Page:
Federal Funding for Medical Research Is Critical to Nation’s Health
Washington, D.C., April 17, 2012—AAMC (Association of American Medical Colleges) President and CEO Darrell G. Kirch, M.D., issued the following statement:
“On tax day, the nation’s medical schools and teaching hospitals would like to recognize the important role of taxpayer support for medical research.
Medical research is one of the best long-term investments our nation can make, offering hope to patients and their families, improving the health of all Americans, and driving our nation’s economic growth.
Over the past 60 years, federally funded medical research conducted by medical schools and teaching hospitals has helped drive innovation that has dramatically improved health. Because of our nation’s investment in medical research, the death rate for heart disease is more than 60 percent lower—and the death rate for stroke 70 percent lower—than it was in the World War II era. Cancer death rates have dropped 11.4 percent among women and 19.2 percent among men over the past 15 years because of better detection and more effective treatments. A baby born today can look forward to an average life span of nearly 78 years, almost three decades longer than a baby born in 1900.
In addition, medical research improves the economic health of our nation and communities. According to Tripp Umbach, a national economic consulting firm, federal- and state-funded research conducted in 2009 at the nation’s medical schools and teaching hospitals supported nearly 300,000, or 1 in 500, U.S. jobs and added nearly $45 billion to the U.S. economy.
Federal support for medical research also enjoys broad public support. According to public opinion research conducted in November 2011 by Public Opinion Strategies for the AAMC, more than 6 in 10 voters across all party lines oppose cutting federal funding for medical research to reduce the deficit.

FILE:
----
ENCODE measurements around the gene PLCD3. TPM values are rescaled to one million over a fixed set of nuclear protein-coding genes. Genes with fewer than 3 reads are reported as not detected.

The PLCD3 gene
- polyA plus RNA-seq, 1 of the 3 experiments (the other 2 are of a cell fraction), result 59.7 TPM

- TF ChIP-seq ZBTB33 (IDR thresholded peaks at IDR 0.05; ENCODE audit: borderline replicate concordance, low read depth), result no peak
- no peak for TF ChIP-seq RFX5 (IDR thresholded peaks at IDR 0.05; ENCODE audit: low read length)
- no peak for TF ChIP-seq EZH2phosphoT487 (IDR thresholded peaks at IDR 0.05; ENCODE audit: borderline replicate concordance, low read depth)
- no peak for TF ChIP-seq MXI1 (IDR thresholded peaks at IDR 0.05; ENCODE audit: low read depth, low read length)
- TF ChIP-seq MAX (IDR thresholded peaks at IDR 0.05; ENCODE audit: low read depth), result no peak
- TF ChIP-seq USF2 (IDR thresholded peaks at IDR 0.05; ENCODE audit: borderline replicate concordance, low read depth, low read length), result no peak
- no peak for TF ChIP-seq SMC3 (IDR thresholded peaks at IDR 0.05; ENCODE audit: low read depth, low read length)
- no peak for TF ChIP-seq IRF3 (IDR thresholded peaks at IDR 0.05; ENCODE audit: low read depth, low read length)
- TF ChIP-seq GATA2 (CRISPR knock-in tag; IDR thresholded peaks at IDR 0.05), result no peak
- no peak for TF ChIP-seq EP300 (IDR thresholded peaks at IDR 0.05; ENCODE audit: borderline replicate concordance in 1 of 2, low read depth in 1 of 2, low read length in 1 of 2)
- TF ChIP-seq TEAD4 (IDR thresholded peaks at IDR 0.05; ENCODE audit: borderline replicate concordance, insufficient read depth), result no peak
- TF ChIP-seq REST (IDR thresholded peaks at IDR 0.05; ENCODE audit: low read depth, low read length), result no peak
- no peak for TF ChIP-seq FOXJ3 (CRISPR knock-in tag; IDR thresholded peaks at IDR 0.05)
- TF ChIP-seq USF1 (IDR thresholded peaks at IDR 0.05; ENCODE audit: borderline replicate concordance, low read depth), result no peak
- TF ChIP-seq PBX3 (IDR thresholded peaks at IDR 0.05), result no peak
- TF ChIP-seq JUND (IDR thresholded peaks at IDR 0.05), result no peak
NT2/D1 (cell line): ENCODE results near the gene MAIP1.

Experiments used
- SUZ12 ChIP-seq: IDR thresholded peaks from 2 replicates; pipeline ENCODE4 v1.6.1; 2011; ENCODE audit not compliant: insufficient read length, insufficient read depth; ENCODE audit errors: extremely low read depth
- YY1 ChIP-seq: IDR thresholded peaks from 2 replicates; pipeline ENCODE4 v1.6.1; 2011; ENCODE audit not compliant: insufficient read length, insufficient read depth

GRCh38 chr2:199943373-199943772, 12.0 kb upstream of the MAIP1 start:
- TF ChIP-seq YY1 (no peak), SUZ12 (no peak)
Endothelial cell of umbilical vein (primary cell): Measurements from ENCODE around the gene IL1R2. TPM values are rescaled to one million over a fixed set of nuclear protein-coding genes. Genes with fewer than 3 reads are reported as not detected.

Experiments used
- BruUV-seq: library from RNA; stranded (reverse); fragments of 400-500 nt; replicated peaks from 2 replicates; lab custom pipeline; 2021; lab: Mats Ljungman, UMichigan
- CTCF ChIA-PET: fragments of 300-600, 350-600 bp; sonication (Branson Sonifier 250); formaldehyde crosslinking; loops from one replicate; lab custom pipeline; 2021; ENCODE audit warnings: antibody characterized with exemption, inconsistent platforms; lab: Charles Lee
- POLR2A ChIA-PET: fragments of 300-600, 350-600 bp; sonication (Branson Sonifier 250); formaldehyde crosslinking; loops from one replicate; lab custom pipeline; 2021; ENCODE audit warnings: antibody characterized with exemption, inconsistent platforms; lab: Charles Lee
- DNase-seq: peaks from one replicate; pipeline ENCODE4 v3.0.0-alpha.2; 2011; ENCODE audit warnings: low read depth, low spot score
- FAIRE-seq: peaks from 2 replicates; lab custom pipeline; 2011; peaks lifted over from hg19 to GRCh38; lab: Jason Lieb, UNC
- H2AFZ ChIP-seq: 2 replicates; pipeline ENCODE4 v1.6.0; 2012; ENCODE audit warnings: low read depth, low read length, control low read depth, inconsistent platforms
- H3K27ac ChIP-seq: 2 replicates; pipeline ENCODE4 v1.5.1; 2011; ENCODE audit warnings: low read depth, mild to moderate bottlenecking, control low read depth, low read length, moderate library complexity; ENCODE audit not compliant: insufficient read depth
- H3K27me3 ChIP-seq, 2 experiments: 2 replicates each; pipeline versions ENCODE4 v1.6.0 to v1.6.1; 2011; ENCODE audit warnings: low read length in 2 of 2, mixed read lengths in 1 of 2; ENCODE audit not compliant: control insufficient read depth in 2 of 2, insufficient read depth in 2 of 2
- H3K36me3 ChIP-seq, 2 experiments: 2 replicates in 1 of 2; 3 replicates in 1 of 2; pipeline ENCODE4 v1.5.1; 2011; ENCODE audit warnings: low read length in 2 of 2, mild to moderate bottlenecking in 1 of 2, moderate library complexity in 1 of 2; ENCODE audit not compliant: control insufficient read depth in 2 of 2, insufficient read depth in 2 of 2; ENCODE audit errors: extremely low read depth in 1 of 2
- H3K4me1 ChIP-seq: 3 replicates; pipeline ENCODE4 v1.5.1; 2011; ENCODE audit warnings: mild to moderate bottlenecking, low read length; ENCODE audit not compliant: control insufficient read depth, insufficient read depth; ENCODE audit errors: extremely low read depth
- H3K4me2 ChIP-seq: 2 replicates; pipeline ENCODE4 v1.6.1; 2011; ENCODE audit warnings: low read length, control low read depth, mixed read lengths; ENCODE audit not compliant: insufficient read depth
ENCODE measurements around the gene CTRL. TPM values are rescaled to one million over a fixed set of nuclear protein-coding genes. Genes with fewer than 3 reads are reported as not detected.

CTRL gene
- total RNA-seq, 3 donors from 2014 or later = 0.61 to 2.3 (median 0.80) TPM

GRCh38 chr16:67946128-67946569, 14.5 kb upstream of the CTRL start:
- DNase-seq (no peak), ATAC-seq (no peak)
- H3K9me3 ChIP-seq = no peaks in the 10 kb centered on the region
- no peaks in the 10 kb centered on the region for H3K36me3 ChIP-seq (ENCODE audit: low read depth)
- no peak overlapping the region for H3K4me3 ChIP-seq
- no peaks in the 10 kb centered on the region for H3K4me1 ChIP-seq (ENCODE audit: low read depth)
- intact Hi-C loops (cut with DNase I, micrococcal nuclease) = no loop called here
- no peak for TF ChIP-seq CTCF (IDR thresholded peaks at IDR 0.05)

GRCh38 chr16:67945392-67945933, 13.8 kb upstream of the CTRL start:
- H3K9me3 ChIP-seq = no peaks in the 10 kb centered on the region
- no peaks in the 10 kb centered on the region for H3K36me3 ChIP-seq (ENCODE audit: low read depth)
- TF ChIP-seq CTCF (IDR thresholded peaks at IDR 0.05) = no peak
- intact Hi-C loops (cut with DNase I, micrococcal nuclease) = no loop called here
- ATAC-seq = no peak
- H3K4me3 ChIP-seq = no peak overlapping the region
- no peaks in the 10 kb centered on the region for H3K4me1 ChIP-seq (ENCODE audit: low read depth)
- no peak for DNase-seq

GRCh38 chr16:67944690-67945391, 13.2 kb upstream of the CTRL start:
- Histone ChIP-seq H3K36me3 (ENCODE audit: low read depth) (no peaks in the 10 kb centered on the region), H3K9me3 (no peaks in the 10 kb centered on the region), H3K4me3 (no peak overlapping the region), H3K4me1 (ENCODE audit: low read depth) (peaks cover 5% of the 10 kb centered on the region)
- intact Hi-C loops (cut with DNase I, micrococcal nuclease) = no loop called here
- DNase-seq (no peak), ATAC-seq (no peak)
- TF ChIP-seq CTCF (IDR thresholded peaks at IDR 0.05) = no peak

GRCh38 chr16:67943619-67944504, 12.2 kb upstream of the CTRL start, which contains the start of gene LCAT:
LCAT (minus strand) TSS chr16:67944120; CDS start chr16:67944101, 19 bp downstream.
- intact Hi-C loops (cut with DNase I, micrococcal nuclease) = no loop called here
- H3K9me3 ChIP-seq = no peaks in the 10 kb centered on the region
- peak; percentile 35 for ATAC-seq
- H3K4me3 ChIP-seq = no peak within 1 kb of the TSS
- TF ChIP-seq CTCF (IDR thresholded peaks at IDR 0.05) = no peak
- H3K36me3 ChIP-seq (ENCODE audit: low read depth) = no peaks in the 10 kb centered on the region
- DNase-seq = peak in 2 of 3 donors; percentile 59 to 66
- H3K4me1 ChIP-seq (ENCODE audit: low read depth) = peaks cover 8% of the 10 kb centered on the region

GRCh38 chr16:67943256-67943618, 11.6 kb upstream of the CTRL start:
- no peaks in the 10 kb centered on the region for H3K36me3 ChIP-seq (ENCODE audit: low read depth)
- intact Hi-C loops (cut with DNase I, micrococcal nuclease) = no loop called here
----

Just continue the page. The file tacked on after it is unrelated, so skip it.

In short, medical research is a sound investment in our nation’s health that pays a lifetime of dividends in better health and quality of life for all Americans. Reducing the nation’s deficit is vital, but as Congress considers ways to reduce federal spending, we urge lawmakers to sustain our nation’s investment in medical research.”
The Association of American Medical Colleges is a not-for-profit association representing all 141 accredited U.S. and 17 accredited Canadian medical schools; nearly 400 major teaching hospitals and health systems, including 51 Department of Veterans Affairs medical centers; and nearly 90 academic and scientific societies. Through these institutions and organizations, the AAMC represents 128,000 faculty members, 75,000 medical students, and 110,000 resident physicians. Additional information about the AAMC and U.S. medical schools and teaching hospitals is available at www.aamc.org/newsroom.
Senior Media Relations Specialist